Sunday, December 05, 2004

It's everybody's fault, but...

link might be time to ask if American consumers are entirely responsible for all their out-of-control spending. After all, the United States economy depends on its citizens' penchant for spending with abandon. Consumer spending accounts for two-thirds of the nation's $11 trillion economy, and the machinery of American advertising, marketing, media and finance all encourage the consumption habit. Many consumers are unable to resist the overpowering mantra: spend, spend, spend...

"The American consumer has been pulling the United States economy and the global economy for years," noted David Wyss, chief economist of Standard & Poor's, a financial research firm.

But all that heroic pulling comes at a price. The outlook for consumer-driven growth, economists say, is in doubt, given the low savings rates and high debt levels of many American families. The Commerce Department reported last week that the personal savings rate fell near to a record low in October, when American households saved a meager two-tenths of 1 percent of their disposable income. The rate implies that a family with take-home pay of $40,000 saves on average $1.50 a week.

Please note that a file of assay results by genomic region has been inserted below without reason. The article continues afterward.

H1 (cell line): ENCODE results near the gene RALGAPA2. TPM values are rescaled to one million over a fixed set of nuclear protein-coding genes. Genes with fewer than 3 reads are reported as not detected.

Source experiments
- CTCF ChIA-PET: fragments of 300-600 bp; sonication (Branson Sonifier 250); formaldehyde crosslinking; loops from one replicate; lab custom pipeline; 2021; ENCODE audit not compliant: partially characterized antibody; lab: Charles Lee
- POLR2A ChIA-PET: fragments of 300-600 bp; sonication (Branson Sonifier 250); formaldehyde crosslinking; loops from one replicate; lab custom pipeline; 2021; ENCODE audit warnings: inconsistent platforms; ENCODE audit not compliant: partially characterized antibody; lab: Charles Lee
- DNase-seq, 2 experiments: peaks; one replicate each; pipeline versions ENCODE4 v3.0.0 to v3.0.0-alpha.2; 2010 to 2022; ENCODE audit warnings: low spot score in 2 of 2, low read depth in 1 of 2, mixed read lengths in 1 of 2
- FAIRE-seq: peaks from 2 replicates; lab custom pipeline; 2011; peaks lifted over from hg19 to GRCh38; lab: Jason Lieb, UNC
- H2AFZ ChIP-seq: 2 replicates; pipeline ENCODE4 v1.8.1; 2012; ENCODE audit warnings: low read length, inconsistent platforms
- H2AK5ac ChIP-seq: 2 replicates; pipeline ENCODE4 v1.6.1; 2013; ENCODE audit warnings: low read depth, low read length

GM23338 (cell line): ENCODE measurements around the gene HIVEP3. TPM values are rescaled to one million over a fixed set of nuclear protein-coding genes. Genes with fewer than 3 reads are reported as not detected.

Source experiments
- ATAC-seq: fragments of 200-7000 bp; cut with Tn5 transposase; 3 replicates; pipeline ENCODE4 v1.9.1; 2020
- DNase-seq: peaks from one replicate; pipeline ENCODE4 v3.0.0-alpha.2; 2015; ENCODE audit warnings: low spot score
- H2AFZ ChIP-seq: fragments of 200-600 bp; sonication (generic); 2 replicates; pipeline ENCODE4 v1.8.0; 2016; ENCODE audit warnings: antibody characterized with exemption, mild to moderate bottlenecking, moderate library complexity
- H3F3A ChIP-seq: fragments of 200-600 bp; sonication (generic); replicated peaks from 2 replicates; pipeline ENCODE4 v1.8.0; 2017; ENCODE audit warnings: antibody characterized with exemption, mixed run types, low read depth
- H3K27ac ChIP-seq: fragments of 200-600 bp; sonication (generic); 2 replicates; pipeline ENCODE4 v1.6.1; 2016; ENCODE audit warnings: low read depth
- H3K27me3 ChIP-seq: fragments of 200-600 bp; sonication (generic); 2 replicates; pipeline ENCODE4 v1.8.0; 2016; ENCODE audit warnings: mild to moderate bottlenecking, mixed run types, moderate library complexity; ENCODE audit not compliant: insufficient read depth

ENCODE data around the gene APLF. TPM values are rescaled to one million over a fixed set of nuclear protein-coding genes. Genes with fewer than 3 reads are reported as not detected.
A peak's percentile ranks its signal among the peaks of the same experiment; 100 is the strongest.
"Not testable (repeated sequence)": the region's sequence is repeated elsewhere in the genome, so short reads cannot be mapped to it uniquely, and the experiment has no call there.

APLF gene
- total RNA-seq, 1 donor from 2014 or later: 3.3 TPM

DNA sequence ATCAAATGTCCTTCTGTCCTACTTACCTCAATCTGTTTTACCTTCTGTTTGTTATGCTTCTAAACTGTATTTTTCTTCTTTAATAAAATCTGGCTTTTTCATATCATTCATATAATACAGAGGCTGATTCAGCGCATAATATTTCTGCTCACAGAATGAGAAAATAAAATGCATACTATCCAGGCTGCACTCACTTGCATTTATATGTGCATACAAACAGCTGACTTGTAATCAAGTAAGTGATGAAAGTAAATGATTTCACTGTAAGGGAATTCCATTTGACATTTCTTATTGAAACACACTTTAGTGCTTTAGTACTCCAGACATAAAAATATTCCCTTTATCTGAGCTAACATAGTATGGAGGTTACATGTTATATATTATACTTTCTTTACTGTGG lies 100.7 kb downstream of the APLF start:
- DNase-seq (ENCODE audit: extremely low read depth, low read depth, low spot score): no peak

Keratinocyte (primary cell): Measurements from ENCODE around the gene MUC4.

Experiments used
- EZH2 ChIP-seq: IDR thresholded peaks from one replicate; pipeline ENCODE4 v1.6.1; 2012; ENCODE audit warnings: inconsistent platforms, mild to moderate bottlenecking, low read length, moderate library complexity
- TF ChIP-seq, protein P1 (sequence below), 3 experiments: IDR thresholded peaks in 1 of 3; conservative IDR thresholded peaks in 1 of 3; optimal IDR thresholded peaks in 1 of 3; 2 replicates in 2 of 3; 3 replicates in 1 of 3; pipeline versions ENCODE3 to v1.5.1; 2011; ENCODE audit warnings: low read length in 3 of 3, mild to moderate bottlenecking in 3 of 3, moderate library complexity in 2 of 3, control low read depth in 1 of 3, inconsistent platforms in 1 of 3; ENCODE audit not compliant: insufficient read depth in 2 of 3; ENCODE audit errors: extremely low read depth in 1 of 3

The average American household now spends 13 percent of its after-tax income to pay debts, the highest percentage since 1986. Much of it goes to pay home mortgages and car loans, but the average American household is also carrying more than $8,000 in credit card debt. Every 15 seconds, someone in the United States goes bankrupt, five times the rate in 1980, noted Elizabeth Warren, a Harvard Law School professor who is an expert on bankruptcy...

Another school of thought blames not the consumers, but the rising costs of necessities like education and housing. The debt of American consumers is worrying, but the problem is not impulse buying of luxury goods, said Professor Warren.

Today's middle-class families with two working parents, she said, have far less financial leeway than a single-income middle-class family of 30 years ago. What Ms. Warren classifies as "fixed costs" - mortgage, child care, health insurance, car and taxes - take up 75 percent of the income of today's two-income family. By contrast, the those costs represented about half of a middle-class family's income in the early 1970's.

Given that Americans' real income has been declining, and given the fact that their assets are mostly in real estate nowadays, one way to alleviate the issue is basically for people to agitate for a monetary and economic policy that's devoted to expanding the middle class, rather than raping it.

Of course, to many folks, that smacks of socialism, but when you look at the tax rates from, say, 1969 (start your own research here), if those taxes were indexed to inflation and adjusted for today's incomes (that is, e.g., the median income now is taxed at the same percentage as the median income then), most of us would get a tax cut, and of course the budget would be brought much closer to balance, if not in balance.

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